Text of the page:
July 08, 2004
NAMES TO BE NAMED
Currently scrolling across the MEMRI news ticker:
THE SECRETARY GENERAL OF THE IRAQI MINISTRY OF FOREIGN AFFAIRS SAID HIS COUNTRY WILL SOON RELEASE TO THE IRAQI PRESS DOCUMENTS REVEALING THE NAMES OF COUNTRIES AND INDIVIDUALS WHO WERE INVOLVED IN THE 'OIL FOR FOOD' SCANDAL. (AL-SABAH AL-JADID, IRAQ, 7/6/04)
Sovereignty is paying off already!
Posted by Tim Blair at July 8, 2004 06:42 PM
How do you spell "France" in Arabic?
Please let George Galloway be on that list...
Bloody fantastic news....cannot wait to hear more! Go the Iraqi's!!!!!!!!!!
A pity that the MEMRI news ticker (aside from this blog) will be the furthest penetration into the western media that this story will make.
Too many lefty journalists have too much investing in fallating the UN, France, Germany and Russia.
Great Britain: George Galloway received 1 million barrels. Fawwaz Zreiqat received 1 million barrels. Zreiqat also appears in the Jordanian section as having received 6 million barrels. The Mujahideen Khalq(3) in Britain received 1 million barrels.
France: The French-Arab Friendship Association received 15.1 million barrels. Former French Interior Minister Charles Pasqua received 12 million barrels.(4) Patrick Maugein of the Trafigura company received 25 million barrels. Michel Grimard, founder of the French-Iraqi Export Club, received 17.1 million barrels.
This is going to be very interesting.
Two important questions.
1)Which beer is is made from?
My guess is Victoria Bitter.
2)Can we return the alcohol to the product?
I'd think so, but I hope no one tries.
Whoops, wrong thread for the last post, my bad.
I doubt we'll see much about this in the media here, as Mike has stated.
It sounds very conspiracy theory, but the information about the oil-for-fraud investigation does seem to be getting very little media attention.
I don't like conspiracy theories so I'm left wondering why this is so.
I ask people whenever I can if they have heard of the oil-for-food scandal. I have yet to find one. Seriously, I've probably asked dozens and not a hint of recognition. The media is more powerful than the government in many regards.
That's one of the problems of reading blogs a lot, you really start to assume that people have heard about major events, at least in passing. People who watch CNN and read the paper think that they are on top of things, I used to be one of them a few years back. It's scary to wonder what I am still missing. But damn, I am stunned every time I ask an intelligent about oil-for-food scandal and nothing...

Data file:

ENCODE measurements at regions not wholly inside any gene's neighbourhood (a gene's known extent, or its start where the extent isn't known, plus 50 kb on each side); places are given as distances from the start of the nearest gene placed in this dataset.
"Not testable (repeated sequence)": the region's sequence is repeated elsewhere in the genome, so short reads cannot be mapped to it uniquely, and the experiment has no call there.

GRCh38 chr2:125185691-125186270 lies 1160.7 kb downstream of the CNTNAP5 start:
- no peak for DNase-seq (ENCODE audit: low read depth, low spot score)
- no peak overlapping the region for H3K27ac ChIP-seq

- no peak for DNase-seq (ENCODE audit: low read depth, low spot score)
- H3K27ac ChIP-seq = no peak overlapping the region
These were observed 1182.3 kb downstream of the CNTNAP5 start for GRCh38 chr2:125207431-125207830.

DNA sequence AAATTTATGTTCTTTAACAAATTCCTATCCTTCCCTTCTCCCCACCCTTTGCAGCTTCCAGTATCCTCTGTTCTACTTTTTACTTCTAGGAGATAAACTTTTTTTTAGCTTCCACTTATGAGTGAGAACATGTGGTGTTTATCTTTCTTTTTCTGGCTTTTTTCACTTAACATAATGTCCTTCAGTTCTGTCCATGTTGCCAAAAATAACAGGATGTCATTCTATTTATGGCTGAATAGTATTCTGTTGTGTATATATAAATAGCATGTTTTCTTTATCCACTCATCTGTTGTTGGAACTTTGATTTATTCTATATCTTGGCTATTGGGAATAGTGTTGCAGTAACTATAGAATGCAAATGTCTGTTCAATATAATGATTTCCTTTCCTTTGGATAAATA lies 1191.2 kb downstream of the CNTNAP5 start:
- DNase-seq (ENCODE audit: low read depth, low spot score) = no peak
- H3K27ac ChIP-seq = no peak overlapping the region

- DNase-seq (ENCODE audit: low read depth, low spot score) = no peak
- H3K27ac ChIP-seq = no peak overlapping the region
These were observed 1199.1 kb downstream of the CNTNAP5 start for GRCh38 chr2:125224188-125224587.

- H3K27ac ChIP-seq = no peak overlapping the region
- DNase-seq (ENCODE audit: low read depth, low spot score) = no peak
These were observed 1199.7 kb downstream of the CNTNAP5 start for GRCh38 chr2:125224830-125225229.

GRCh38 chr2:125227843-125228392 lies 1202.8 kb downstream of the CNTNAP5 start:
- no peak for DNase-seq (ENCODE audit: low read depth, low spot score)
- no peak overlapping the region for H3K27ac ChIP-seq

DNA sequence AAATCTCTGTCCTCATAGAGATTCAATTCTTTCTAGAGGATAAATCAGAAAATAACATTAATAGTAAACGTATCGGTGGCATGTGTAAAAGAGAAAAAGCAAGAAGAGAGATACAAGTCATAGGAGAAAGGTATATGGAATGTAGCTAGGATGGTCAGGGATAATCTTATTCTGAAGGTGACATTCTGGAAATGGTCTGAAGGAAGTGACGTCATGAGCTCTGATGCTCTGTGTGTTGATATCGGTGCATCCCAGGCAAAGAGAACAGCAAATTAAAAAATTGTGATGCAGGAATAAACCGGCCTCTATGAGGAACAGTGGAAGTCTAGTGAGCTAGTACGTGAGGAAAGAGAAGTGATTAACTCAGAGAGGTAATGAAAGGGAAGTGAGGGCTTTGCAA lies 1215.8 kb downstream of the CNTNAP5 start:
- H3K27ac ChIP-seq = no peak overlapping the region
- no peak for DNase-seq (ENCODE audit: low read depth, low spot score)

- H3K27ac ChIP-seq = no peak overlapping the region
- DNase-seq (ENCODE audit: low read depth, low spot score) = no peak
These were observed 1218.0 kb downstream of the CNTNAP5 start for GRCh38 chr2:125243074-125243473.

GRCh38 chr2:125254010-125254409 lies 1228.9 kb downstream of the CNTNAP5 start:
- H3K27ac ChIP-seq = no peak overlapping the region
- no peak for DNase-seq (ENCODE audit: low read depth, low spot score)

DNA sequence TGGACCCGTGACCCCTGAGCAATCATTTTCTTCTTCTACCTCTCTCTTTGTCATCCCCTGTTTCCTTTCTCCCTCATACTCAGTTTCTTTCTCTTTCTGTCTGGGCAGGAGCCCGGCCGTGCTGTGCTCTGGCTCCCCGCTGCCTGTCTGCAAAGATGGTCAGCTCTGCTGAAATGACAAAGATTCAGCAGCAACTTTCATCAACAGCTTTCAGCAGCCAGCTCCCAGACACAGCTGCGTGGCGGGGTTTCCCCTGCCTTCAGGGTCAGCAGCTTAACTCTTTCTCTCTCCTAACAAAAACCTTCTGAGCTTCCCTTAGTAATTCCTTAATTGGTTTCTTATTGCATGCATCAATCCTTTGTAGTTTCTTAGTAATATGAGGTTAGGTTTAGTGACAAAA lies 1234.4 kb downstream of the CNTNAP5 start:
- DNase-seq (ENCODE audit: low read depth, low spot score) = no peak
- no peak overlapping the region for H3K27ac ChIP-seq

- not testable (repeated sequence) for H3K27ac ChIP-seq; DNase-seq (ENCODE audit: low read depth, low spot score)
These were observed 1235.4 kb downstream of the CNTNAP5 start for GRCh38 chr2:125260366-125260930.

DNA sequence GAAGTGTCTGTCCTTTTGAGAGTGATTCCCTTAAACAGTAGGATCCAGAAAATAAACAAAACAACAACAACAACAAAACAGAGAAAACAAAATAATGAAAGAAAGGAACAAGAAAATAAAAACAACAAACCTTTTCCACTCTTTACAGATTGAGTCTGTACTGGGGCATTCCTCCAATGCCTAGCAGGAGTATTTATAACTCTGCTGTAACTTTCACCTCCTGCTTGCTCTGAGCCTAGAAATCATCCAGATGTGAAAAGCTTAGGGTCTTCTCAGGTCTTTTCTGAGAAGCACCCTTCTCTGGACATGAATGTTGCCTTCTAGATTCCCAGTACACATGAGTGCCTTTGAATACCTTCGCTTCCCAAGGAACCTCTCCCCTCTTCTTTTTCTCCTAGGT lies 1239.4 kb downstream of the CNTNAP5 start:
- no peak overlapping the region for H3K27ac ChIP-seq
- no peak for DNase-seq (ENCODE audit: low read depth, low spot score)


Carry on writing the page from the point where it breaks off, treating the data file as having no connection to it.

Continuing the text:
It is kind of satisfying when my uber-liberal friends go on a tirade about how the UN should be in charge of Iraq. I ask them "how many Iraqi children do you think have been killed by the UN over the last decade?". They give me the blank stare and I get to rip into them about the scandal, it's a total blind side that leaves them speechless.
It would be nifty if Tam Dayell MP found his way on there as well. Might take a bit of shimmer of his new Parlimentarian Lifestyle Achievement Award.
Bring it on! I can't wait.
After the release of the documents: "Those petulant Iraqis missed a good chance to shut up."
(No, I actually expect his reaction to be even more entertaining.)
Rob: I don't like conspiracy theories so I'm left wondering why this is so.
That's an easy one. The press has their "narrative" that goes "Bush unilateralism bad" and "UN good". A story which contradicts either of those (or any of their many other themes) will be underplayed.
This wouldn't be as bad a problem if different press outlets had different themes they were pushing. But 90% of them are in lock-step uniformity of viewpoint. The wire services and European outlets are even worse, in my opinion.
I am writing a research paper on the oil-for-food scandal paper for my English class, under the guise of "business ethics" because there is more to this issue than meets the eye. Yes, we all know about Kofi, Kojo, and Cotecna, and Saddam and the $10 billion he made off of smuggling oil out of Iraq through this process, but what about he rest?
Exxon, Valero, and Chevon have all received subpoenas, as they were the main recipients of the oil. I doubt that a company as big as Exxon could be unsuspicious of oil from Iraq, bought in large supply, when very limited amounts were allowed out. The UK and the US deliberately stopped the humanitarian supplies from returing to Iraq in order to weaken it.
The Secretary General of the Iraqi Ministry of Foreign Affairs would take a huge risk in releasing the documents. The Iraqi official in charge of the investigation into Saddam's involvement in the scandal was mysteriously killed in car bomb on July 1st.
I hope that the papers do come out very soon (for Justice, for the new Iraqi government, and for my English paper which is due next Tuesday).